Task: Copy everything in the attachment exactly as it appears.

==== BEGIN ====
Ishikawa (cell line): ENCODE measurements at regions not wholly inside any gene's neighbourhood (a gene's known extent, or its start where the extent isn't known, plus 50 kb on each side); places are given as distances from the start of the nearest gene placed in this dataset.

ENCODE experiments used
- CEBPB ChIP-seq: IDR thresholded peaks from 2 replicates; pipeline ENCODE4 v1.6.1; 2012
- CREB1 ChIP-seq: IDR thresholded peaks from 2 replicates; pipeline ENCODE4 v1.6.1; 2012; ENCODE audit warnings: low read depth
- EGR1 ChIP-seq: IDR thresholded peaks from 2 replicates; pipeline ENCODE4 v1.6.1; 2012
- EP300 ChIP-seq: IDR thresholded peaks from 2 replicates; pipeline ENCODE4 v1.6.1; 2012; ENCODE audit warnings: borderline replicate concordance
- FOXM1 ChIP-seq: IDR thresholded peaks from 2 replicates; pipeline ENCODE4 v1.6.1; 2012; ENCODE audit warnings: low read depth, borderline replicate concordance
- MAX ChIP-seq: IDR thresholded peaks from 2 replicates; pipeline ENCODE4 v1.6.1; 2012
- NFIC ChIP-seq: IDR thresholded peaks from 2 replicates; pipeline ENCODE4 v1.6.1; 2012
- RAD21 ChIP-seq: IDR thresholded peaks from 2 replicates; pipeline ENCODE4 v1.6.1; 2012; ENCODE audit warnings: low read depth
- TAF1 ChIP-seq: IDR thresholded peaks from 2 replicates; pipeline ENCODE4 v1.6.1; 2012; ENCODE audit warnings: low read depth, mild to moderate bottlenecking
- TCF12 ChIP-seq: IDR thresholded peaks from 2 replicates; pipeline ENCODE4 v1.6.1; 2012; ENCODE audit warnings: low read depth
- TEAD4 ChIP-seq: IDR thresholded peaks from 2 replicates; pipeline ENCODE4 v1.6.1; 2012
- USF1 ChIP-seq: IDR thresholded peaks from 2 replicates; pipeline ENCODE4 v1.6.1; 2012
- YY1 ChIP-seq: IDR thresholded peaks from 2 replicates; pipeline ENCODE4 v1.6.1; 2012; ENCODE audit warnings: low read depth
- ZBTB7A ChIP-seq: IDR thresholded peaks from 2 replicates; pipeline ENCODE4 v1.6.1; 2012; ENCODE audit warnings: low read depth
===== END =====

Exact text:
Ishikawa (cell line): ENCODE measurements at regions not wholly inside any gene's neighbourhood (a gene's known extent, or its start where the extent isn't known, plus 50 kb on each side); places are given as distances from the start of the nearest gene placed in this dataset.

ENCODE experiments used
- CEBPB ChIP-seq: IDR thresholded peaks from 2 replicates; pipeline ENCODE4 v1.6.1; 2012
- CREB1 ChIP-seq: IDR thresholded peaks from 2 replicates; pipeline ENCODE4 v1.6.1; 2012; ENCODE audit warnings: low read depth
- EGR1 ChIP-seq: IDR thresholded peaks from 2 replicates; pipeline ENCODE4 v1.6.1; 2012
- EP300 ChIP-seq: IDR thresholded peaks from 2 replicates; pipeline ENCODE4 v1.6.1; 2012; ENCODE audit warnings: borderline replicate concordance
- FOXM1 ChIP-seq: IDR thresholded peaks from 2 replicates; pipeline ENCODE4 v1.6.1; 2012; ENCODE audit warnings: low read depth, borderline replicate concordance
- MAX ChIP-seq: IDR thresholded peaks from 2 replicates; pipeline ENCODE4 v1.6.1; 2012
- NFIC ChIP-seq: IDR thresholded peaks from 2 replicates; pipeline ENCODE4 v1.6.1; 2012
- RAD21 ChIP-seq: IDR thresholded peaks from 2 replicates; pipeline ENCODE4 v1.6.1; 2012; ENCODE audit warnings: low read depth
- TAF1 ChIP-seq: IDR thresholded peaks from 2 replicates; pipeline ENCODE4 v1.6.1; 2012; ENCODE audit warnings: low read depth, mild to moderate bottlenecking
- TCF12 ChIP-seq: IDR thresholded peaks from 2 replicates; pipeline ENCODE4 v1.6.1; 2012; ENCODE audit warnings: low read depth
- TEAD4 ChIP-seq: IDR thresholded peaks from 2 replicates; pipeline ENCODE4 v1.6.1; 2012
- USF1 ChIP-seq: IDR thresholded peaks from 2 replicates; pipeline ENCODE4 v1.6.1; 2012
- YY1 ChIP-seq: IDR thresholded peaks from 2 replicates; pipeline ENCODE4 v1.6.1; 2012; ENCODE audit warnings: low read depth
- ZBTB7A ChIP-seq: IDR thresholded peaks from 2 replicates; pipeline ENCODE4 v1.6.1; 2012; ENCODE audit warnings: low read depth